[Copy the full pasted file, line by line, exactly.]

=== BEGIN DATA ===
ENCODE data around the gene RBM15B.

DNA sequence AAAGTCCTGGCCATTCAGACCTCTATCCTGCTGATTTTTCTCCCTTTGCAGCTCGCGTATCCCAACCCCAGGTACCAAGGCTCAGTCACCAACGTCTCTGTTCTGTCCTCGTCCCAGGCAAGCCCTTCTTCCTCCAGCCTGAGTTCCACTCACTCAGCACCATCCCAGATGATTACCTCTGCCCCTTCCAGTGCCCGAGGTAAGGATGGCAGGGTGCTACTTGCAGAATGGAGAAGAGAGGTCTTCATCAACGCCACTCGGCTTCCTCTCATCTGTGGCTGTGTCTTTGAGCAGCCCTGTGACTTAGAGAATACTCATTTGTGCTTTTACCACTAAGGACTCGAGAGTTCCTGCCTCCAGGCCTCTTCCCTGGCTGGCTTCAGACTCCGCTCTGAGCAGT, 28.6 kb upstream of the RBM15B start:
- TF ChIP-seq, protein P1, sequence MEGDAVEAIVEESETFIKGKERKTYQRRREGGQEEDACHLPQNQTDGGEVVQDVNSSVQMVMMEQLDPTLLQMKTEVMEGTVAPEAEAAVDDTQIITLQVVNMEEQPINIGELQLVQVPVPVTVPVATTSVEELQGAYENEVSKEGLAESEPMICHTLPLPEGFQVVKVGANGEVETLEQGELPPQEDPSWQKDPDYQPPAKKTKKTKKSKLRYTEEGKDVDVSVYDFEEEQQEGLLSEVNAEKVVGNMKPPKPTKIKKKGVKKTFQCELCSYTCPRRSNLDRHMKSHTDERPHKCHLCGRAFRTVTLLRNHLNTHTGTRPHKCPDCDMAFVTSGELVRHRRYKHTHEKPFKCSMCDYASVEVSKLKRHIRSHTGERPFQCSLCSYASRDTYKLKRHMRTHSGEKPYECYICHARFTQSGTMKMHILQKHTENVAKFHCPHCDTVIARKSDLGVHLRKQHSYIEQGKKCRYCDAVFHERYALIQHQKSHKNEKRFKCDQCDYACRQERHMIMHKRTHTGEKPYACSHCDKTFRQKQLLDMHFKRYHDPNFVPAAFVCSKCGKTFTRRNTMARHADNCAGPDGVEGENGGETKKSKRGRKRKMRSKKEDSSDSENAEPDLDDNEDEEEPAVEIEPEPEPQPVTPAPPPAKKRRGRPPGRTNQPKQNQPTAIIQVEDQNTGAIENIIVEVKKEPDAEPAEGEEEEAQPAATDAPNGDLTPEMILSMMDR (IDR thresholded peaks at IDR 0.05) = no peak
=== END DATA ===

ENCODE data around the gene RBM15B.

DNA sequence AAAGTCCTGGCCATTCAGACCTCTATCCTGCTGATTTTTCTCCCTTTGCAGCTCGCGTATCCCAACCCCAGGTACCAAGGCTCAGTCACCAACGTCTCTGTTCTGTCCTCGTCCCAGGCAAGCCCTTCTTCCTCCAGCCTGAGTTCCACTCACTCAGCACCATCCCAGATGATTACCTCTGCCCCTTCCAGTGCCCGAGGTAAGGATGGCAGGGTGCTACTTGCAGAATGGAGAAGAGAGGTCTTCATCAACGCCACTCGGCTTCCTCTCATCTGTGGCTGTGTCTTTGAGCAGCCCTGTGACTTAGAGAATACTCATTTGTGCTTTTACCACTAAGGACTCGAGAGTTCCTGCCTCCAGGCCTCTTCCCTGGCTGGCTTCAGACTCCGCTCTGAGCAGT, 28.6 kb upstream of the RBM15B start:
- TF ChIP-seq, protein P1, sequence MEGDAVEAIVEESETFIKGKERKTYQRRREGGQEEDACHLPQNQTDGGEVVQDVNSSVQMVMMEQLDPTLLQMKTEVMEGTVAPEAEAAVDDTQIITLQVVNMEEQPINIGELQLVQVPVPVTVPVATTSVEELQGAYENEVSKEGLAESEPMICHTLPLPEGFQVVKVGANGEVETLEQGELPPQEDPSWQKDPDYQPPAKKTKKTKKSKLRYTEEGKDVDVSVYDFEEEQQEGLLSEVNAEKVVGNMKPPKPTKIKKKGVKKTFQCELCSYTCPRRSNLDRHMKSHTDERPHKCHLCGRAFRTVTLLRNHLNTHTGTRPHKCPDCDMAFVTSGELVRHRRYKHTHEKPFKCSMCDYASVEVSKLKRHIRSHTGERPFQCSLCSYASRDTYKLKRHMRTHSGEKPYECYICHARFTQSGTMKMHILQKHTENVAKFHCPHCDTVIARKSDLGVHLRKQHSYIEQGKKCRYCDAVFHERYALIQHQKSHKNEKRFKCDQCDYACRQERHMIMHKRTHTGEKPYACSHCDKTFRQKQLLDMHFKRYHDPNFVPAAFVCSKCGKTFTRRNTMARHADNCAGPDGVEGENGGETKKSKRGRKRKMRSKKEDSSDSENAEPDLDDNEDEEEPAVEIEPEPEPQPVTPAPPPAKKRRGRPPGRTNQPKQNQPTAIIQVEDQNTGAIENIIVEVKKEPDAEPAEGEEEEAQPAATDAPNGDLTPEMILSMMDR (IDR thresholded peaks at IDR 0.05) = no peak